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Ugadi

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Ugadi

On 11th April, 2013, most of South and West India will celebrate “a new beginning”. The term Ugadi or Yugadi as it is called in many places comes from the Sanskrit Yuga and Adi which means literally ‘start of a new age’. This is the New Year’s Day for the Deccan region. It is the first day of the first month, Chaitra in the Panchanga calendar or the Indian lunar calendar, followed in the Deccan region of India.


Andhra Pradesh, Karnataka and Tamil Nadu celebrates this day as Ugadi while Maharashtra calls the day GudiPadwa, Marwaris call it Thapna, Sindhis call it Cheti Chand, Manipuris celebrate it as Sajibunongmapanba, their new year. It is also celebrated among the Hindus of Mauritius, Bali and Indonesia.


The legend goes that Lord Rama killed Ravana on the last day of Phalgun, a new moon night or Amavasya. The next day was the dawn of a new era, or Ugadi. It is also said that Lord Brahma started creating the universe on this day. Whatever the story, like Holi heralds the beginning of spring in the country, Ugadi brings in vibrant and fertile summer in its full swing, a time when the aroma of raw mangoes and fragrant jasmines fill the air, the fruit and flower trees are in full bloom and prosperity can be predicted in households.


The UgadiPachadi


What is an Indian festival without its associated foods? Ugadi has its special tastes in UgadiPachadi, the mixture of six tastes that symbolize the season and its various moods. These tastes and moods are what balances life and has to be embraced every year to lead a full life. Scientifically it prevents seasonal diseases with super healthy ingredients.

These 6 tastes are:
•Bitterness from Neem signifying the mood of sadness.
•Sweetness from ripe banana or jaggery signifying the mood of happiness.
•Hot or spicy from chilli or pepper signifying the mood of anger.
•Saltiness from salt signifying the mood of fear.
•Sour from tamarind signifying the mood of dislike.
•The tang of green mango signifying the mood of surprise.

 

Every region also has its special dishes. Karnataka has Holige and Andhra Pradeah and Maharashtra has its PuranPoli which is delicious flat bread with coconut and jaggery filling.With this month being the season for raw mangoes, this is the time raw mango pickles are made. Raw mango preparations are also common.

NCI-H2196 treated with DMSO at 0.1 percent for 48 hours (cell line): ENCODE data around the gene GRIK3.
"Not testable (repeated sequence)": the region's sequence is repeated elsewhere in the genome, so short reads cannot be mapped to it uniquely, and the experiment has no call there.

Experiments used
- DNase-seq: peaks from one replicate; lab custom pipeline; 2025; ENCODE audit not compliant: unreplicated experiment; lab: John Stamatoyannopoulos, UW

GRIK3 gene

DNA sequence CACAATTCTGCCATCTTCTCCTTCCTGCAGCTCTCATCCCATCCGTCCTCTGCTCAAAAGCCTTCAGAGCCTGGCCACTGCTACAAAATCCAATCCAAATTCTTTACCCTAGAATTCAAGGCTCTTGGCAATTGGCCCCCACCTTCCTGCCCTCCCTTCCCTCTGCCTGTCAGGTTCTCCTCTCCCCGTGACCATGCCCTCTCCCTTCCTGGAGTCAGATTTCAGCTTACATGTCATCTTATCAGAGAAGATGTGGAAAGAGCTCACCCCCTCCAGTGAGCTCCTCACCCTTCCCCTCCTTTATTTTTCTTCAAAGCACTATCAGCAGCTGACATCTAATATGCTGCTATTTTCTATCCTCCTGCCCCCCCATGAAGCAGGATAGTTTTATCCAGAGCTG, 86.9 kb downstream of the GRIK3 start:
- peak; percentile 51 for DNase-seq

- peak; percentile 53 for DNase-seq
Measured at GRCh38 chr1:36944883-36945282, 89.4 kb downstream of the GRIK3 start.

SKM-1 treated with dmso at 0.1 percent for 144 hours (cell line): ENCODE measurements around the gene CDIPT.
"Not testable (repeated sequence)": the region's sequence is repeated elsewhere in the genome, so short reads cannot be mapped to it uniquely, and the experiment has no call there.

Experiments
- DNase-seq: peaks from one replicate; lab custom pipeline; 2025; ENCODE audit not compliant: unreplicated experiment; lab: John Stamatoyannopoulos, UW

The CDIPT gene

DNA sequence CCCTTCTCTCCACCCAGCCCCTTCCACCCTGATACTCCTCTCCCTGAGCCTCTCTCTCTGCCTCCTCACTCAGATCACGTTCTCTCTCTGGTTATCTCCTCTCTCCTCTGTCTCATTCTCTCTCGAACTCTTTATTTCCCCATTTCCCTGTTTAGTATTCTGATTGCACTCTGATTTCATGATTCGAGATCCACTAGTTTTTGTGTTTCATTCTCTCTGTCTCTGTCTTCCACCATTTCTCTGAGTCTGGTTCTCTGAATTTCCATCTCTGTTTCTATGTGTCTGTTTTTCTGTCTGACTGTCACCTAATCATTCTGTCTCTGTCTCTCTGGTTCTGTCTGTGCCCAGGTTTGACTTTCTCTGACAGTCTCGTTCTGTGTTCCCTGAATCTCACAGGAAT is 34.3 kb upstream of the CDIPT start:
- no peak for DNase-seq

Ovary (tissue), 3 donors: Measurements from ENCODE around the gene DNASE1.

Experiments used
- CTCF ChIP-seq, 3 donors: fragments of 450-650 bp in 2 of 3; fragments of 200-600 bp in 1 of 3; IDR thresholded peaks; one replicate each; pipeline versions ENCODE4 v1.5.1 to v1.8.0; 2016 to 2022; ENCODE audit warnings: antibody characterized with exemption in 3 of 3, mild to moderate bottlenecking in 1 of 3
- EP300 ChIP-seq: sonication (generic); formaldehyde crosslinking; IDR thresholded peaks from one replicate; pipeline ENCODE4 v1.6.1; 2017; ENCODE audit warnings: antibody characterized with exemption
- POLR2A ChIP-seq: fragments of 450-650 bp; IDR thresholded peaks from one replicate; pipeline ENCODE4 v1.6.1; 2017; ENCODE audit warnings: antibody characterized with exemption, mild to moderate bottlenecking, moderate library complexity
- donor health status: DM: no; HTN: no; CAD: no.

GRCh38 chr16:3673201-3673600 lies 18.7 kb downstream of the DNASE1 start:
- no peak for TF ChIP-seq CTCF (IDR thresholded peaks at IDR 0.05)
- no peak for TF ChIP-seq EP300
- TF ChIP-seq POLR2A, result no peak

Prepare your own UgadiPachadi

You need:
•Raw mango, chopped with skin- 1 cup
•Neem flowers: 1 spoon
•Jaggery grated- 1 cup
•Tamarind paste 2-3 spoons
•Red chilli powder- according to taste
•Salt- to taste

Mix everything well. The base should be saucy. If you want it lighter, add a little water. You can add bananas, coconut grate or roasted channadaal to make it even tastier.

PreparePuranPoli at home

You need:
•Channadaal- 1 cup
•Jaggery- 1 cup
•Cardamom- 1 tspn
•Maida- 1 cup
•Turmeric- 1 pinch
•Salt- 1 pinch
•Oil- 1 tspn

•Boil the channadaal, drain water and cook with jaggery for about 10 mins. Grind with a little water and mix with the cardamom to get a smooth texture.
•Mix the maida, turmeric, salt and add oil to make a dough. Cover with cling wrap and keep for 1 hour.
•Take a ball of the dough and make a hole in the center. Fill with a bit of the channa mixture and seal properly. Roll out like a roti and fry till it is golden brown.
•Serve hot with some ghee and jaggery.

 

Celebrations and children


The celebrations start a week before, with the house getting a spring clean. Traditionally in mud houses, floors and walls would get a good wash with cow dung water, which is supposed to be auspicious, but actually is a disinfectant. As with all festivals new clothes and gifts are bought. Children find this time special for the clothes and gifts they buy for themselves and their family.


On the day of the festival, adults and children alike, wake up early and take their ritualistic bath. New clothes are worn and the house is decorated with mango leaves and designs with white rice paste. This is supposed to welcome prosperity and good harvest. Children love to decorate and love to be useful in putting up the strings of leaves for decorations.
In Maharashtra people erect a bamboo stick and top it with silver or copper pot, often decorating it with flowers and colourful cloth. This is the gudi. It is worshipped as Brahma Dhwajam or IndraDhwajam, symbolizing victory and well being in the household and is supposed to invite all deities to the house.


People in Andhra Pradesh usually celebrate with arranging for Kavi Sammelans where poetry is recited. This continues till now and is a popular platform for budding poets to showcase their poetry on radio and television to reach their audience. Also traditionally recited is the almanac of the New Year, which is called PanchangaShravanam. The respected elderly will read out from the almanac and the townspeople would gather around to hear it. Usually mass feedings or feasts are held in various places.
Sharing myths and stories with children at this time and making them part of the celebrations will be a grounding factor in their lives, creating lovely memories and giving them a sense of their culture and background. They may even help with the preparations of food for the occasion.


Here’s wishing each and every one celebrating Ugadi a pleasant season and lots of prosperity and happiness in the coming year.

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| Apr 10, 2013

I have friends from the south who invited us for a celebration on the 11th.. looking forward to the day.

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